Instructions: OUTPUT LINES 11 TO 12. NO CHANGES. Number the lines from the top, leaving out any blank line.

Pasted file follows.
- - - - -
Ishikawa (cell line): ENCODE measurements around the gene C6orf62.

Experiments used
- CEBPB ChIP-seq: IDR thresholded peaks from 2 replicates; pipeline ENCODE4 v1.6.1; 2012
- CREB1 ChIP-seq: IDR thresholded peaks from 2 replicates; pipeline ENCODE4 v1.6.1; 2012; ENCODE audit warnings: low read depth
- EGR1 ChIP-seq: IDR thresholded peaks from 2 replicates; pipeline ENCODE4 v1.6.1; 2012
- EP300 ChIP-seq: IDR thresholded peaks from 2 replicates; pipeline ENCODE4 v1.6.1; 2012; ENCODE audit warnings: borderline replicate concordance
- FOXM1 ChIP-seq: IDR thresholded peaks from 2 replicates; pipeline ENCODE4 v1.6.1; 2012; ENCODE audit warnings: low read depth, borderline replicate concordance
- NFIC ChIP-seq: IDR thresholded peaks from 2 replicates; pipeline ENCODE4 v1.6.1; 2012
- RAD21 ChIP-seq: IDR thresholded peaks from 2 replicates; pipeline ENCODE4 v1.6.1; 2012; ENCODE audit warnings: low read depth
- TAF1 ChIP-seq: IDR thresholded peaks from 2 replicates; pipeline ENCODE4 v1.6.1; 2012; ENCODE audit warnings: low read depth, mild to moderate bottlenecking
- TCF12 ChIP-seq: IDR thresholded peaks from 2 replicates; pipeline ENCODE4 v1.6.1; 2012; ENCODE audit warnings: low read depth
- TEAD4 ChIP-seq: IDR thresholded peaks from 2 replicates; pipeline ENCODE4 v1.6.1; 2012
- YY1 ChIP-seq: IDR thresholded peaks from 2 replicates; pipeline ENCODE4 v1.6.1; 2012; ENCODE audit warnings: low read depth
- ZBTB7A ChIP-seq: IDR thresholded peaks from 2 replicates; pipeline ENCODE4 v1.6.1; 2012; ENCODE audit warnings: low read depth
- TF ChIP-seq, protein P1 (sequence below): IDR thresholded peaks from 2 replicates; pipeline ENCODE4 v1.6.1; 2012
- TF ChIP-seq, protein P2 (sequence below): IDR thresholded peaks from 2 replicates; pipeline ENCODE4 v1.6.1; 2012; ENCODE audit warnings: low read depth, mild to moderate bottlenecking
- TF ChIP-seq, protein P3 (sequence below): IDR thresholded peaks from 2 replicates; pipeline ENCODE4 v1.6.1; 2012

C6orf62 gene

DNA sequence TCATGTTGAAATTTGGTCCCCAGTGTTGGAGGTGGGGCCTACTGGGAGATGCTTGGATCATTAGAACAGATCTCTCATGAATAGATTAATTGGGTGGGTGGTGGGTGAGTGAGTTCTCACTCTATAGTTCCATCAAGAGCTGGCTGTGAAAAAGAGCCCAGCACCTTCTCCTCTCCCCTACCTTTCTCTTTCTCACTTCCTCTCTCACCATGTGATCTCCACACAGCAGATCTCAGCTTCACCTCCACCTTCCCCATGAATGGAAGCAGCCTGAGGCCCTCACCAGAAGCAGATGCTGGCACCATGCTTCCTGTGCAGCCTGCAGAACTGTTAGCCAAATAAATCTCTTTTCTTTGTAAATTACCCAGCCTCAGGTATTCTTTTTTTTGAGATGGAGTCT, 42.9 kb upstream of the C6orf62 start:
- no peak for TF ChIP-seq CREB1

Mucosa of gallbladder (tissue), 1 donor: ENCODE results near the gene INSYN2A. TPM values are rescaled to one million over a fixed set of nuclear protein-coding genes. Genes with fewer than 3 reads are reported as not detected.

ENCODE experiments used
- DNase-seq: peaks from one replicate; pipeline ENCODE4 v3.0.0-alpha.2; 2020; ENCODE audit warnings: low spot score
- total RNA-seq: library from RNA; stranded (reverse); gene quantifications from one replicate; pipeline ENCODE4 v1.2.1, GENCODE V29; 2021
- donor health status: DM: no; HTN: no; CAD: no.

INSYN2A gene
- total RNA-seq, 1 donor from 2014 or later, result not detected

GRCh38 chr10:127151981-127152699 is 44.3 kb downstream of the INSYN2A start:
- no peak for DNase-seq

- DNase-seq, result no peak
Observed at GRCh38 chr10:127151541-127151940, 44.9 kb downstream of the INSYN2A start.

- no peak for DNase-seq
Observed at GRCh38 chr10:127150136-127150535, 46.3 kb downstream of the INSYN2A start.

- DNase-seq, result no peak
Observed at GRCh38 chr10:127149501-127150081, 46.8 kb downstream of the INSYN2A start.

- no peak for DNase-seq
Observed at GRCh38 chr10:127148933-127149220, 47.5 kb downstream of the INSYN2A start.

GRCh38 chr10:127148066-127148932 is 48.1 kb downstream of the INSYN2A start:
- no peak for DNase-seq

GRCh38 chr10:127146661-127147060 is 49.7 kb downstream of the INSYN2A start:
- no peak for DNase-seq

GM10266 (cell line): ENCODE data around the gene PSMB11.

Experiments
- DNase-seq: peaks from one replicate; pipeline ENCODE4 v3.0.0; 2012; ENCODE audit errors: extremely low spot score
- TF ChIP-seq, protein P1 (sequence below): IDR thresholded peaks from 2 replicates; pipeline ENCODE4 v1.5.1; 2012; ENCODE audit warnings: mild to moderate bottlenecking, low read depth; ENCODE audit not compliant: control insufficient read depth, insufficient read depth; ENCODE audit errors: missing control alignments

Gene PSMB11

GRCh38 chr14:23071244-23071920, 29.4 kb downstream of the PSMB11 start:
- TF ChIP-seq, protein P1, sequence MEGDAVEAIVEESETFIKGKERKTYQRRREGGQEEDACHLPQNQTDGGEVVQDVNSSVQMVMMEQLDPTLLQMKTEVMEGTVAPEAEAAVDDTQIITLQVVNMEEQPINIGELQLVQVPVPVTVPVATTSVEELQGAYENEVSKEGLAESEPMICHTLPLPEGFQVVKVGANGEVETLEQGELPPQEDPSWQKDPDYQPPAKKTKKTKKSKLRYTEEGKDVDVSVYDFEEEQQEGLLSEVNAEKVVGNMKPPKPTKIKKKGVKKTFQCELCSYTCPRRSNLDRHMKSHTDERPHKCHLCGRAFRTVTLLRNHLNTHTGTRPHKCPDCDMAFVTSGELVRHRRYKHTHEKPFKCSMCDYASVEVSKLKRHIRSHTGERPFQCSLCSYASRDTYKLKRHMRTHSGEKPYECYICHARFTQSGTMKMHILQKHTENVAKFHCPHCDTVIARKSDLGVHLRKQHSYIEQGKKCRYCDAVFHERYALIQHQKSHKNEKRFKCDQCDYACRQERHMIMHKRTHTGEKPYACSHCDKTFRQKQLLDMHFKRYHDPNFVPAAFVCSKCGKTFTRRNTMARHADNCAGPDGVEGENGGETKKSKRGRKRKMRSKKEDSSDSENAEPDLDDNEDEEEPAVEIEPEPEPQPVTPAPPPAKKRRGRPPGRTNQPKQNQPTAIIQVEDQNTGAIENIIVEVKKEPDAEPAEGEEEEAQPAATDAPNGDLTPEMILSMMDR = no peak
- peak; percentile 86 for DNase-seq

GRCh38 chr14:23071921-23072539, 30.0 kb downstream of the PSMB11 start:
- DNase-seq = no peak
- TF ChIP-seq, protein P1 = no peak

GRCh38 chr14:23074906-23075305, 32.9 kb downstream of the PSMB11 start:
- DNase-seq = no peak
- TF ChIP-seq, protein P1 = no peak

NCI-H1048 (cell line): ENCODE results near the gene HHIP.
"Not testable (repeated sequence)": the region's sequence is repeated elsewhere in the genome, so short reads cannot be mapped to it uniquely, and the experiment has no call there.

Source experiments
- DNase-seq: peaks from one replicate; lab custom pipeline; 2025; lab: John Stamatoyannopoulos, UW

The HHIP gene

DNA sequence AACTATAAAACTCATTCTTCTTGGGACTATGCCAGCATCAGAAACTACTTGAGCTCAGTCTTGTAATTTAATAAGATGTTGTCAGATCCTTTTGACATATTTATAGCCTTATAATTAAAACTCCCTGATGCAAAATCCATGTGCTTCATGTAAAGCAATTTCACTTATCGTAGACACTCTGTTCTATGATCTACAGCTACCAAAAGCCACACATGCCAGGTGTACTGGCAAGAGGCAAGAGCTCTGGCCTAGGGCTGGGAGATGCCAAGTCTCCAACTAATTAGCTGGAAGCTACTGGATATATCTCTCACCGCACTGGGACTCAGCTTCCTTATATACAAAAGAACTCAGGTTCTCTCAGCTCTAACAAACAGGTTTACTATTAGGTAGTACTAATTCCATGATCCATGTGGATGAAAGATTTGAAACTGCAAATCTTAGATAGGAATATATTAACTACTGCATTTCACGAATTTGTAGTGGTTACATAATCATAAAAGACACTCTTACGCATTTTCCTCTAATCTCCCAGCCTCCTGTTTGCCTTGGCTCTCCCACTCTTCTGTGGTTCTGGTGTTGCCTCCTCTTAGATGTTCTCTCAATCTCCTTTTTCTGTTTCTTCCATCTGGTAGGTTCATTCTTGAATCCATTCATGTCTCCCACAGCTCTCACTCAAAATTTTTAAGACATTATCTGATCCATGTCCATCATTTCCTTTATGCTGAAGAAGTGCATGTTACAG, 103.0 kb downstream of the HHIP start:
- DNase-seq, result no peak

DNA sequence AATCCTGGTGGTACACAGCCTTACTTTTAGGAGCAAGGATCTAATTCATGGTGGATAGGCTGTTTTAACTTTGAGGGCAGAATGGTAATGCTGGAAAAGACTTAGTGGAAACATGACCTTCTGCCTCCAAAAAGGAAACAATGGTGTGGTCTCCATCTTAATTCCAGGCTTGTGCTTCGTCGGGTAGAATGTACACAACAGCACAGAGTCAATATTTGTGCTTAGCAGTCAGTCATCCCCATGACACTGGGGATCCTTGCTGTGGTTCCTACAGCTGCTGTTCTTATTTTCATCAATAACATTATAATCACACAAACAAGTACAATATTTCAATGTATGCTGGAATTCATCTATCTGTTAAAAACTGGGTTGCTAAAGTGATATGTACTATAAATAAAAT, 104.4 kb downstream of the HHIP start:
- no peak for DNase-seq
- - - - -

- TCF12 ChIP-seq: IDR thresholded peaks from 2 replicates; pipeline ENCODE4 v1.6.1; 2012; ENCODE audit warnings: low read depth
- TEAD4 ChIP-seq: IDR thresholded peaks from 2 replicates; pipeline ENCODE4 v1.6.1; 2012